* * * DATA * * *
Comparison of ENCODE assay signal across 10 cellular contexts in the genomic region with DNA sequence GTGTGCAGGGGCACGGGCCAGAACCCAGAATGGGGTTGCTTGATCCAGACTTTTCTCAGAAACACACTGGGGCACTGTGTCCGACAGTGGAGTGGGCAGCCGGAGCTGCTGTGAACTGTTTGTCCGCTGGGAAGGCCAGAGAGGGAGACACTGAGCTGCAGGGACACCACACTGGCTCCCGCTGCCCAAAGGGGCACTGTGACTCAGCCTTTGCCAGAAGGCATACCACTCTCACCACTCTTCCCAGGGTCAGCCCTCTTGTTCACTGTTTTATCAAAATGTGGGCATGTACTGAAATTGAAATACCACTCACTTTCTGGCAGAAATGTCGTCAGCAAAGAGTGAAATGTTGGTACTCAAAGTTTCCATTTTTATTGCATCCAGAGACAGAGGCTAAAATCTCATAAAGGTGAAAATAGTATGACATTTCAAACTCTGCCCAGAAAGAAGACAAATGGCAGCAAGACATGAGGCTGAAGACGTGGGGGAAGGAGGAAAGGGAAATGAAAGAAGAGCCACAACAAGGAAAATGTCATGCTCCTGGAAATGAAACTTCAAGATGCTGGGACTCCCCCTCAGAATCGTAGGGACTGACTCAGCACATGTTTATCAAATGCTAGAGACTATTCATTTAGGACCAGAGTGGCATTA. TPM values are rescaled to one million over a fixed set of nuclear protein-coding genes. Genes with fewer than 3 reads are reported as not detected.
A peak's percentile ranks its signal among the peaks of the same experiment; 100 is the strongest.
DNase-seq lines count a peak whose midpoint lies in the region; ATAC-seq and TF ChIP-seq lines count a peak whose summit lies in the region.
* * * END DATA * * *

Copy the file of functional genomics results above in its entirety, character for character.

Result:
Comparison of ENCODE assay signal across 10 cellular contexts in the genomic region with DNA sequence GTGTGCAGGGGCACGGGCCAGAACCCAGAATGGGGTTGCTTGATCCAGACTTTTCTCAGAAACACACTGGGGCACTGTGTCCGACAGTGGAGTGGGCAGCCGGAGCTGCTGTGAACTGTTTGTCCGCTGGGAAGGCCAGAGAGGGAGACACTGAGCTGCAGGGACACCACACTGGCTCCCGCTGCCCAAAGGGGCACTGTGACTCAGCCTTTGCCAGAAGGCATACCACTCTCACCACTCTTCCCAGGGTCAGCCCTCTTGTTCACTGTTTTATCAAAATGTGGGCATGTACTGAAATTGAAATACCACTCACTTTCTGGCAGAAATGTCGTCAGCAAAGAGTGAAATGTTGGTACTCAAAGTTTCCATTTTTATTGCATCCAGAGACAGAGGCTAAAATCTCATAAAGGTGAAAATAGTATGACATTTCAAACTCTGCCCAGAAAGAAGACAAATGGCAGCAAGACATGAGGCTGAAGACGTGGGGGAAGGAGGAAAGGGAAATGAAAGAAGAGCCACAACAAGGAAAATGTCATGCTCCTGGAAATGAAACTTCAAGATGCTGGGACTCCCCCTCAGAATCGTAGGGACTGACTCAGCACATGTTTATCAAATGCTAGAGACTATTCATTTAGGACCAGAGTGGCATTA. TPM values are rescaled to one million over a fixed set of nuclear protein-coding genes. Genes with fewer than 3 reads are reported as not detected.
A peak's percentile ranks its signal among the peaks of the same experiment; 100 is the strongest.
DNase-seq lines count a peak whose midpoint lies in the region; ATAC-seq and TF ChIP-seq lines count a peak whose summit lies in the region.